Temporal changes in cerebral antioxidant enzyme activities after ischemia and reperfusion in a rat focal brain ischemia model: effect of dietary fish oil

Smi Choi-Kwon, Kyung-Ae Park, Hee-Joo Lee, Myung-Sook Park, Joung-Hee Lee, Sang-Eun Jeon, Myoung-Ae Choe, Kyoung-Chan Park
Brain Research. Developmental Brain Research 2004 August 18, 152 (1): 11-8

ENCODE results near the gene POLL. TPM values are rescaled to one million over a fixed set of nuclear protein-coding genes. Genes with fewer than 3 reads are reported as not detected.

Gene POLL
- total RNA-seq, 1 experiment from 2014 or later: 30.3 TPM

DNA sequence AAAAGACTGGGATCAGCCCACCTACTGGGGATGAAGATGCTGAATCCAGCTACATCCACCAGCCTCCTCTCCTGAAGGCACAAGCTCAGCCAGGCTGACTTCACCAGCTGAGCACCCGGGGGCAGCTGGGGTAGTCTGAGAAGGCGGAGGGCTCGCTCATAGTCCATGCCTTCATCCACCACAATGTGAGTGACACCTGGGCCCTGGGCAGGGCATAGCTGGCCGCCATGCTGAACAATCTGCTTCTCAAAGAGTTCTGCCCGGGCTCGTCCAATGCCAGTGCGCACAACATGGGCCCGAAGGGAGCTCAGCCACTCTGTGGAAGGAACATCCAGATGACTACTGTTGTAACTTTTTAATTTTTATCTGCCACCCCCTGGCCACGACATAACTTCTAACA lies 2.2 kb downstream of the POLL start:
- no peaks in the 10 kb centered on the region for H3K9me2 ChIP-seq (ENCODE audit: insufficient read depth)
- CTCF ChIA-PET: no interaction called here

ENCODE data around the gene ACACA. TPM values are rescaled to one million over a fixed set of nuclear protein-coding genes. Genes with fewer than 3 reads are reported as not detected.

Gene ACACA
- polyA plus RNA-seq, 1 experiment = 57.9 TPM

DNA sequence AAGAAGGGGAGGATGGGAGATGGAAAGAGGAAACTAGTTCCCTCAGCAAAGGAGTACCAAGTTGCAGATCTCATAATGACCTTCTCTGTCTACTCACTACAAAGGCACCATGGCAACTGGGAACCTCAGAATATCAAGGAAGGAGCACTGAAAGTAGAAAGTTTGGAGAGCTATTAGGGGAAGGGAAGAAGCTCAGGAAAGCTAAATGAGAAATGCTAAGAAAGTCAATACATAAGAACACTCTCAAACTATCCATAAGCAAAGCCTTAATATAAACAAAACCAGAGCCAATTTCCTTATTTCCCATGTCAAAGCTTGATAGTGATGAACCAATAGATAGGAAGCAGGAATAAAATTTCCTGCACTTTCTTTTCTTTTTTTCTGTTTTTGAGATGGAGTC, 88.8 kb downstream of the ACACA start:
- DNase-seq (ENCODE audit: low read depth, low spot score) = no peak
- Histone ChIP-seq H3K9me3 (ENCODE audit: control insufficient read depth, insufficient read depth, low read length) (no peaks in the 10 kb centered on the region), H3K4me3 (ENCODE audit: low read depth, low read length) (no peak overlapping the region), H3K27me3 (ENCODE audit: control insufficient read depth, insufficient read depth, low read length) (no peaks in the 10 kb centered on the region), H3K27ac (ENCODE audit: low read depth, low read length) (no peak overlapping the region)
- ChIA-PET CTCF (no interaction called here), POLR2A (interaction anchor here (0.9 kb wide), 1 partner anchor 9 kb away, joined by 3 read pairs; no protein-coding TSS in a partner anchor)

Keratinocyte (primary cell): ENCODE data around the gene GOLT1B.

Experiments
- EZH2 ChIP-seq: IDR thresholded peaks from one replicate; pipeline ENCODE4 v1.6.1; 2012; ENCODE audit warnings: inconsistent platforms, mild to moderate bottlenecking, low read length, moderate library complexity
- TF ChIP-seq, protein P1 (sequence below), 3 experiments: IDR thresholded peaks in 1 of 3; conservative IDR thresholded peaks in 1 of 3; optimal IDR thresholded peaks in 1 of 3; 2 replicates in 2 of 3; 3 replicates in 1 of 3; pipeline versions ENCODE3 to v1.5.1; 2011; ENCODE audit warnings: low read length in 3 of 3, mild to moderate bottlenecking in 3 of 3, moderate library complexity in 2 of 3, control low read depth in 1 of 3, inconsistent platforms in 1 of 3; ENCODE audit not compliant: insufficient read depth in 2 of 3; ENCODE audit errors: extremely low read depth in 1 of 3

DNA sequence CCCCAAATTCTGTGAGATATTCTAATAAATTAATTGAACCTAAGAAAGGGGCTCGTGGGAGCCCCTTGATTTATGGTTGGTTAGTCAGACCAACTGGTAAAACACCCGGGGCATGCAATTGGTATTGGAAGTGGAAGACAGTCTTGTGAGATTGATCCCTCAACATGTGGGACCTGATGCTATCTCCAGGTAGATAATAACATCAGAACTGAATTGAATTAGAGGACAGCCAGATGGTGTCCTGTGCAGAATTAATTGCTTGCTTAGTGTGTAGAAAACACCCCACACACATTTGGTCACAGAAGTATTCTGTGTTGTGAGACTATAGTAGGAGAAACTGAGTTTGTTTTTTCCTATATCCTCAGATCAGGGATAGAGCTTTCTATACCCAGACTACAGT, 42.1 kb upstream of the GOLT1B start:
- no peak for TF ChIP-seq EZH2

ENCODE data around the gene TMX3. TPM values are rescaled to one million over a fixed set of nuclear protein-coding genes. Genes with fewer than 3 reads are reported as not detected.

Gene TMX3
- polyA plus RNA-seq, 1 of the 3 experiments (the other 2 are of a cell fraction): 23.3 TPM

This study investigated the neuroprotective effects of dietary supplementation of fish oil on both brain infarction and the activities of antioxidant enzymes. Male Sprague-Dawley rats (4-weeks old) were divided into two groups and received either a regular diet (RD) or a fish-oil-supplemented diet (FOD) for 6 weeks prior to middle cerebral artery (MCA) occlusion. The infarction volume of the brain was calculated using image analysis after staining. Antioxidant enzymes were measured before ischemia (BI), after 2 h of ischemia (AI) and after 24 h (24hR), 48 h (48hR) and after 7 days (7dR) of reperfusion. The infarction volume of the brain was significantly smaller in the FOD group than in the RD group after 24 h of reperfusion (p<0.05). Before ischemia, the levels of lipid peroxide and the glutathione peroxidase (GPx) activity were higher in the FOD group than in the RD group. During reperfusion, the catalase (CAT) activity in the FOD group remained at the preischemia level until after 48 h of reperfusion, while those in the RD group did not. The Mn-superoxide dismutase (SOD) activity and GPx activity were higher in the FOD group than in the RD group only after 2 h of ischemia. In the fatty acid analysis, the ratio of docosahexaenoic acid (DHA) and eicosapentaenoic acid (EPA) were higher in the FOD group than in the RD group (p<0.05). Our results demonstrate that supplementing the diet with fish oil could decrease the cerebral infarction volume following ischemia and reperfusion (I/R) partly by working directly as an antioxidant and partly by modulating antioxidant enzyme activities.

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